Companies shouldn’t discount the contribution their staff can make towards making a greener business. For example, we organise regular training courses to provide everyone with an understanding of the company’s environmental concerns, and a scheme is in place that rewards staff who suggest ideas that drive environmental improvement.
Large businesses can also work with their customers to limit environmental damage – for example by adopting an in-plant arrangement, whereby manufacturing equipment is placed in a facility adjacent to the bottle ﬁller rather than at a separate site. For us, this has two key beneﬁts:
• It helps to reduce the requirement for bagging the bottles to be sent to the dairy and subsequent debagging at the dairy, thereby reducing the quantities of low-density polyethylene (LDPE) ﬁlm required for the process.
• It eliminates road transportation of empty bottles, saving on average more than 1.5 million km a year and its associated CO2 emissions. At our Derbyshire in-plant facility, for example, bottles move between the two buildings on conveyor belts rather than wagons, resulting in reduced forklift truck emissions and diesel consumption.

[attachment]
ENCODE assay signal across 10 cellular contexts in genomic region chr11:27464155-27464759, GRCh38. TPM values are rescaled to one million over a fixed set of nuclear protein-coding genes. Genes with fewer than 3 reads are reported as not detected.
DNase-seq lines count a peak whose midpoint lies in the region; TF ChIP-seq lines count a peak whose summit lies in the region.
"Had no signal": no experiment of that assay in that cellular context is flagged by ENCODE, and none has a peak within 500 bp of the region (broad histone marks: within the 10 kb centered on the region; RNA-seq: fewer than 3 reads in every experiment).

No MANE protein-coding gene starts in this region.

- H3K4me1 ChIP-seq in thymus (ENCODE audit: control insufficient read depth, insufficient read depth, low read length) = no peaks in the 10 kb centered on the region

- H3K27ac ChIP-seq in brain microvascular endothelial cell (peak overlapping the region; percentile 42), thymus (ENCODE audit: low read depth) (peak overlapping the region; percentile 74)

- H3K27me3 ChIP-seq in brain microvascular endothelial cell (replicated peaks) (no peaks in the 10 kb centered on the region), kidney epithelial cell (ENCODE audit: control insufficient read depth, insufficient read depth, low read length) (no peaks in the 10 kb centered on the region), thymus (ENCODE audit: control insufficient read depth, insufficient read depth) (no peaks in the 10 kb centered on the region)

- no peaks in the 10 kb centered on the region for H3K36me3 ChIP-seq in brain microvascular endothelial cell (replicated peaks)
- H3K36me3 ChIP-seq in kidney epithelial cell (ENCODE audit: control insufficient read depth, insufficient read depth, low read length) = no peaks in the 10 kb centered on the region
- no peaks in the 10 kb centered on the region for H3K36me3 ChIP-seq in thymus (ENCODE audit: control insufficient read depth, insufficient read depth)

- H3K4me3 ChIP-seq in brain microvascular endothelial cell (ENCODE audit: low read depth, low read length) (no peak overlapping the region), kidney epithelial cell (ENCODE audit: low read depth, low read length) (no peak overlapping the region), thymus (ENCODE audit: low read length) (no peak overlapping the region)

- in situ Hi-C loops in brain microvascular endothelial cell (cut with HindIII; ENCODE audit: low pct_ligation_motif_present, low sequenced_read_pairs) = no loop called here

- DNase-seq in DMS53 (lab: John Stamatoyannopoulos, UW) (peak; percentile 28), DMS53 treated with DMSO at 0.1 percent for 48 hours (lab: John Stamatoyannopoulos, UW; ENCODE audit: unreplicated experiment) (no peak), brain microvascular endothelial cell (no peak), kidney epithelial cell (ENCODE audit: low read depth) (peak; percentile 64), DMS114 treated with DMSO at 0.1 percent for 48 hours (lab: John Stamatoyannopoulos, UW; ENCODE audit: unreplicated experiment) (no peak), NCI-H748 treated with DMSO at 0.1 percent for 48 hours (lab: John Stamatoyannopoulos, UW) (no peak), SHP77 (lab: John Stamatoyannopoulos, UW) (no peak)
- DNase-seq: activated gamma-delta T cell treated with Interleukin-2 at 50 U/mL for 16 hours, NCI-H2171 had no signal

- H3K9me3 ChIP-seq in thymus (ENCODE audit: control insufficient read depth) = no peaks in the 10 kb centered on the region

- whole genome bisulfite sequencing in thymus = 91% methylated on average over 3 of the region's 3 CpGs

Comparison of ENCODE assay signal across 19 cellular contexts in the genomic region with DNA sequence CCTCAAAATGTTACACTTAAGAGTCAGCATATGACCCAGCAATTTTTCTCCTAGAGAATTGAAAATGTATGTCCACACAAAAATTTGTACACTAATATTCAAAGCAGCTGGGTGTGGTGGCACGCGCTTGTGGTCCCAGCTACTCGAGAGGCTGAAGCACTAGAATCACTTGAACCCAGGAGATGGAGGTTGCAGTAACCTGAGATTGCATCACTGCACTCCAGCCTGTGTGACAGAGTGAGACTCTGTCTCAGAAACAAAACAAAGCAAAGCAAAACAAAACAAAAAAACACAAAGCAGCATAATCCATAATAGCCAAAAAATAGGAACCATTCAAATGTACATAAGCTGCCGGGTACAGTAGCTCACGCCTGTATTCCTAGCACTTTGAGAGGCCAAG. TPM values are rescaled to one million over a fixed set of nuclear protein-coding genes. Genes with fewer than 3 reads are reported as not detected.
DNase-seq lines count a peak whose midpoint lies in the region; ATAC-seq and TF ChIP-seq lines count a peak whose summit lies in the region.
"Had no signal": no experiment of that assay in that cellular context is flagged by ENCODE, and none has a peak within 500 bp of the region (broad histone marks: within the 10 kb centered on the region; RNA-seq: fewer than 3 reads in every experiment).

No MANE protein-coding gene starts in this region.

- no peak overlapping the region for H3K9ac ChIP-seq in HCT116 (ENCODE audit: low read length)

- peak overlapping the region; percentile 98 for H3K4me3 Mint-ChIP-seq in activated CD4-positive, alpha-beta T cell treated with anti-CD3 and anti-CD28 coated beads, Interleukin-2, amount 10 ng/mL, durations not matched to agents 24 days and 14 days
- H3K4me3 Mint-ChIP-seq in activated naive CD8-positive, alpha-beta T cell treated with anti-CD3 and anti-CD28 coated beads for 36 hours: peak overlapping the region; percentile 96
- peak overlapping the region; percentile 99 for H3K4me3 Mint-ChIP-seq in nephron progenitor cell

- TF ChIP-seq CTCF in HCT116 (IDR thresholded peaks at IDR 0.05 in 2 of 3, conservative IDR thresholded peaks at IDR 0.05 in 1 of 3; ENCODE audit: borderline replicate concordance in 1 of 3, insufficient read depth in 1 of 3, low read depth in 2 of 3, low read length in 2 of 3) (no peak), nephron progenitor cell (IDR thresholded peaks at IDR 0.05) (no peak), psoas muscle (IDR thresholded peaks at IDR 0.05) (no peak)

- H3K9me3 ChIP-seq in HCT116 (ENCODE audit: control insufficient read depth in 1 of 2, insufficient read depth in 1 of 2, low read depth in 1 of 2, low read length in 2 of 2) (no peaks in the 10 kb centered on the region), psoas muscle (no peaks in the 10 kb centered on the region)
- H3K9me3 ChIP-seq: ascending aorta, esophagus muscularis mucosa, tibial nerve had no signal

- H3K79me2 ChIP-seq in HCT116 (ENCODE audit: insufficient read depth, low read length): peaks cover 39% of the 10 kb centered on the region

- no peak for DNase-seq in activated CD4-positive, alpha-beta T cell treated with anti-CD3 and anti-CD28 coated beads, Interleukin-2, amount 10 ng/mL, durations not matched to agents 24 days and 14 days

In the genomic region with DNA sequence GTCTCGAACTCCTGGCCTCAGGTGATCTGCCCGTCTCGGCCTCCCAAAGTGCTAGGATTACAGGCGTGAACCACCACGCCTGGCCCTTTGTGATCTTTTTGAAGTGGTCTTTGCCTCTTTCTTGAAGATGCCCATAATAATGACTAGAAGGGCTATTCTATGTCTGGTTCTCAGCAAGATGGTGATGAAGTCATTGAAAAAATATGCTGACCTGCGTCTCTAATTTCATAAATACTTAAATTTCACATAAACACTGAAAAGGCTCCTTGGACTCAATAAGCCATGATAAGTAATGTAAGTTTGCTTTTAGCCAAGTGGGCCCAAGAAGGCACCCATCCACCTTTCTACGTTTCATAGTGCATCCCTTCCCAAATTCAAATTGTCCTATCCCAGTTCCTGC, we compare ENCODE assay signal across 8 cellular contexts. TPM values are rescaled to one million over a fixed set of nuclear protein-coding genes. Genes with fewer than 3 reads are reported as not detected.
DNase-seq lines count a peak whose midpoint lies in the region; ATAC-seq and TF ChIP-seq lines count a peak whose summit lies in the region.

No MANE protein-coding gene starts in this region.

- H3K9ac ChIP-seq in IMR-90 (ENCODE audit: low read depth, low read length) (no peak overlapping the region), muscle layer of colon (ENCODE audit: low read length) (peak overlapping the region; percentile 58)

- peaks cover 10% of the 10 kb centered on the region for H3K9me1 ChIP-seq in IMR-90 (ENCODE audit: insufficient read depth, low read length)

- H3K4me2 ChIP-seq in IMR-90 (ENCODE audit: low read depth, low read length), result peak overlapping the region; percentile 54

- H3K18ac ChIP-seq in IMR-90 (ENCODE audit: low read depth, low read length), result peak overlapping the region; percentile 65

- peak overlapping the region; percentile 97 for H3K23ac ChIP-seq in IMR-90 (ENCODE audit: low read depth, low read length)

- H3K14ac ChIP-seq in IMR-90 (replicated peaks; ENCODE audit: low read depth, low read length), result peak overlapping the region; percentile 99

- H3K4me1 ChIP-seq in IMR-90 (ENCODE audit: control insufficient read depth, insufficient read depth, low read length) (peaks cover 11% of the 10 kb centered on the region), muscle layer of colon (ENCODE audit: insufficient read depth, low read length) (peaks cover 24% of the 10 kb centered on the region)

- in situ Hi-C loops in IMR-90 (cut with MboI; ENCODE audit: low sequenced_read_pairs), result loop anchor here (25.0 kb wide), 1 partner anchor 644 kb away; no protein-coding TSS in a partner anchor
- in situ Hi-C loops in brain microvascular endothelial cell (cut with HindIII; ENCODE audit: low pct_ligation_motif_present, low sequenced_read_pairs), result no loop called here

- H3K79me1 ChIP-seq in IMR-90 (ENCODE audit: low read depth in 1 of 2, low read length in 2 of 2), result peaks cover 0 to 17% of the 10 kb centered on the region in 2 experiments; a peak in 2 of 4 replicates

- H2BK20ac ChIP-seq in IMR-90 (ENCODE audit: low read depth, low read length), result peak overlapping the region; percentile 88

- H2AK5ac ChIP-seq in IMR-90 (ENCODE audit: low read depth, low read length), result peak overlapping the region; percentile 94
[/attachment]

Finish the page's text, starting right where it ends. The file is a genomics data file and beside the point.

A sustainable future?
Packaging manufacture in the UK is certainly at the forefront of the sustainability agenda. As an industry, dairy is one of the UK’s ﬁnest, but to keep it competitive on a global scale it needs carbon reduction practices that ensure sustainability – from the farm to the fridge. Innovations in packaging, both its design and manufacture, are helping to do just that. But while all packaging companies should be focused on minimising the carbon footprint of their products, it is important that this is done without compromising pack performance and integrity.
For further information, contact Ashwin Moorthy, email firstname.lastname@example.org